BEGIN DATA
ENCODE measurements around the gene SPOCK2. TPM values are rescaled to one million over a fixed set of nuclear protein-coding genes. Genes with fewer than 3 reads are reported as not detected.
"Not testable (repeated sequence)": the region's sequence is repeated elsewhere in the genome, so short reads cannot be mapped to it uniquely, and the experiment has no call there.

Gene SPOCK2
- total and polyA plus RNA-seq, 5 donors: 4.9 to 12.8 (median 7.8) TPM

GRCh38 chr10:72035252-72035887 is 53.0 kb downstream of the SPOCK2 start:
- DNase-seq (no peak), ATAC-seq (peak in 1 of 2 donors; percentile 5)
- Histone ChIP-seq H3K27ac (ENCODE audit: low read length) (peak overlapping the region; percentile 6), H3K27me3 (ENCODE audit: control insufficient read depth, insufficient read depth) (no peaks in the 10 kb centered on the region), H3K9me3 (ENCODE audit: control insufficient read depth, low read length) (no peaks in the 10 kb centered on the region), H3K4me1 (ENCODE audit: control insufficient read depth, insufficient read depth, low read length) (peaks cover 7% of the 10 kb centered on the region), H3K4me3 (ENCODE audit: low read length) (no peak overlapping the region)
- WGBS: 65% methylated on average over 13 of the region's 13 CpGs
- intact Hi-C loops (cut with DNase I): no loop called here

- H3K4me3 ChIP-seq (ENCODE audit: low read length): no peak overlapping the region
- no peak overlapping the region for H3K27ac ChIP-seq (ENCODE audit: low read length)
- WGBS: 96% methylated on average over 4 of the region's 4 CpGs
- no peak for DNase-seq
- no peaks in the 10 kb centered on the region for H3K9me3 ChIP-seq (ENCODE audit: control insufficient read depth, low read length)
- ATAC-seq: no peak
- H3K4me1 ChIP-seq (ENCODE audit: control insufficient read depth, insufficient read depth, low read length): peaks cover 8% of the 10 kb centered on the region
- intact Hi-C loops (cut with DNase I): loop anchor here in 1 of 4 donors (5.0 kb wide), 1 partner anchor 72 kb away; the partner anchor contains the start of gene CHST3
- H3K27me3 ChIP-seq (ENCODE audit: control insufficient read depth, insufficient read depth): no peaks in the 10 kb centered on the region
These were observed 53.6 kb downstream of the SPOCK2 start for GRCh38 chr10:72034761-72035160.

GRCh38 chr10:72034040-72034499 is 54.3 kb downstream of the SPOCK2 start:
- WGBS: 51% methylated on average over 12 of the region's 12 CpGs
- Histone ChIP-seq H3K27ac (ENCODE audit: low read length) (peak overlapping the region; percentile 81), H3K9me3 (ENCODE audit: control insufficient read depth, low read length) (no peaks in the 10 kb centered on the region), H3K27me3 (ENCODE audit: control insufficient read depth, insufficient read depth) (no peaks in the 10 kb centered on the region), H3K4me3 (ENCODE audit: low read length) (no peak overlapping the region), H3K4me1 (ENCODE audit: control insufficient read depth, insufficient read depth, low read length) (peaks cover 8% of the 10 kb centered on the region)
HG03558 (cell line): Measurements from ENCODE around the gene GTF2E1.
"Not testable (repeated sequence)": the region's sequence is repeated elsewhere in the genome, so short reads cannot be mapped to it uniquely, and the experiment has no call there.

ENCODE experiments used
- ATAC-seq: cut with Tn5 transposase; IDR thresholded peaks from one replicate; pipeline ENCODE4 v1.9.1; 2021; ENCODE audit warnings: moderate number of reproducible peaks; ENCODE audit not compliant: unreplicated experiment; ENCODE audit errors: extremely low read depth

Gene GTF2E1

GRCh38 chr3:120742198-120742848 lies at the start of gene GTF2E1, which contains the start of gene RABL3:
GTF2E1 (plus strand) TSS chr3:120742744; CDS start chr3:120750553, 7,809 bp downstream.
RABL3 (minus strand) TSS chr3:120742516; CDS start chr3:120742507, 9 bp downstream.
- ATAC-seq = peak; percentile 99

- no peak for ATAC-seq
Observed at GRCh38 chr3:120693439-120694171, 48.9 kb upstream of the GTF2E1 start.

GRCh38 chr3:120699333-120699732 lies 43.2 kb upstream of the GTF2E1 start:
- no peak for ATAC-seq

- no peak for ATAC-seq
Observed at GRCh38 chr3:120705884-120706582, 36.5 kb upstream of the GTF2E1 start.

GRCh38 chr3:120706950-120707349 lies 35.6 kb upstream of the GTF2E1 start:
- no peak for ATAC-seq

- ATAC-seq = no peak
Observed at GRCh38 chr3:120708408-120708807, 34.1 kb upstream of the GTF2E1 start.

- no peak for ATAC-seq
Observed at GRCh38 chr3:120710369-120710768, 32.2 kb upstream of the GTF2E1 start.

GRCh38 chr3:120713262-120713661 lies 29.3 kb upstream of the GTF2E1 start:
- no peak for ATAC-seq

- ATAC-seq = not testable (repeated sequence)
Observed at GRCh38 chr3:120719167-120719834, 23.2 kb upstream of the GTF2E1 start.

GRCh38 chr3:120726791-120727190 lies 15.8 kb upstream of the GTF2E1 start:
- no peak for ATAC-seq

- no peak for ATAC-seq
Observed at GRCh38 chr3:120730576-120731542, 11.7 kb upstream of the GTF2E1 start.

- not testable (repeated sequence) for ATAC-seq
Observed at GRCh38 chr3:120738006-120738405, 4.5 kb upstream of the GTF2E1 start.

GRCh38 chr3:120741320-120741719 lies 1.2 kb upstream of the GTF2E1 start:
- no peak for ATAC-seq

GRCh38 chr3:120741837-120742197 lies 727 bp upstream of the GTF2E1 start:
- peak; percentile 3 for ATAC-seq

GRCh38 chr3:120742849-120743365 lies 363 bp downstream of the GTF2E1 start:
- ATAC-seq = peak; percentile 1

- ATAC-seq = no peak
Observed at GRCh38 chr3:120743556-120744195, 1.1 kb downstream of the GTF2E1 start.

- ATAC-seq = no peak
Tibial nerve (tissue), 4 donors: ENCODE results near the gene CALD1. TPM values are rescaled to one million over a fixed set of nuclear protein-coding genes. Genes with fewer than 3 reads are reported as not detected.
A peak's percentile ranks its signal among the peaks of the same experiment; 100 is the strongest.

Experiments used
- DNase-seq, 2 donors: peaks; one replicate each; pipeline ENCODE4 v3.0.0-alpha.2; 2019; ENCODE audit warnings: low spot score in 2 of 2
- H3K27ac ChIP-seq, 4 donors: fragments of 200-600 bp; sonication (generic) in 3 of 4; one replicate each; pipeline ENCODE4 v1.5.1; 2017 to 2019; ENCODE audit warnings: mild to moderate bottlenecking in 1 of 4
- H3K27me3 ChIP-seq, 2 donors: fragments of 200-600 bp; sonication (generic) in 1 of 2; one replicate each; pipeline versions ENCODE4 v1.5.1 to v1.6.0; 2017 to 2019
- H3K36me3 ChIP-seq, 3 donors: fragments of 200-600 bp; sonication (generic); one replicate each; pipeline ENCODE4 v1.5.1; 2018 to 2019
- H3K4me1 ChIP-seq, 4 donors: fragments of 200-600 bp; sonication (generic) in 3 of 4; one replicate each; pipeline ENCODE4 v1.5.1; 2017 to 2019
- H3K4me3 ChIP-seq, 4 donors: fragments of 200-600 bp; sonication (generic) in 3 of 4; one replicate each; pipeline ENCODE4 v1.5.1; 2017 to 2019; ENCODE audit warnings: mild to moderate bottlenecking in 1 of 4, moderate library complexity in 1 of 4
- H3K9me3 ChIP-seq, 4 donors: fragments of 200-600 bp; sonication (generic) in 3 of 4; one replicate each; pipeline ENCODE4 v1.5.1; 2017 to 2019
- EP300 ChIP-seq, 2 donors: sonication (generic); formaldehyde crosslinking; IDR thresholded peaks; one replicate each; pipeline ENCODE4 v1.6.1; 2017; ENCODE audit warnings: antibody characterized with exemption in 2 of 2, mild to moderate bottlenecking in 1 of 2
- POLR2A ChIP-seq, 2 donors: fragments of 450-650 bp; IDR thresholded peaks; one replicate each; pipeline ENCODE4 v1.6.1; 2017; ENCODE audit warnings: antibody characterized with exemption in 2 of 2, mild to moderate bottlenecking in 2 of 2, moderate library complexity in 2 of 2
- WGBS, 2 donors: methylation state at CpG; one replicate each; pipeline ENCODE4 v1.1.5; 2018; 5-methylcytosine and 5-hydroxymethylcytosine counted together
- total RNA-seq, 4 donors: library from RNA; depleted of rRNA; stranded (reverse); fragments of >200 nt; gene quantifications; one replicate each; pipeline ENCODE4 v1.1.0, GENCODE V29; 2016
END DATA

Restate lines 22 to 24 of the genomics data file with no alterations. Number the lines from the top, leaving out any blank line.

- Histone ChIP-seq H3K27ac (ENCODE audit: low read length) (peak overlapping the region; percentile 81), H3K9me3 (ENCODE audit: control insufficient read depth, low read length) (no peaks in the 10 kb centered on the region), H3K27me3 (ENCODE audit: control insufficient read depth, insufficient read depth) (no peaks in the 10 kb centered on the region), H3K4me3 (ENCODE audit: low read length) (no peak overlapping the region), H3K4me1 (ENCODE audit: control insufficient read depth, insufficient read depth, low read length) (peaks cover 8% of the 10 kb centered on the region)
HG03558 (cell line): Measurements from ENCODE around the gene GTF2E1.
"Not testable (repeated sequence)": the region's sequence is repeated elsewhere in the genome, so short reads cannot be mapped to it uniquely, and the experiment has no call there.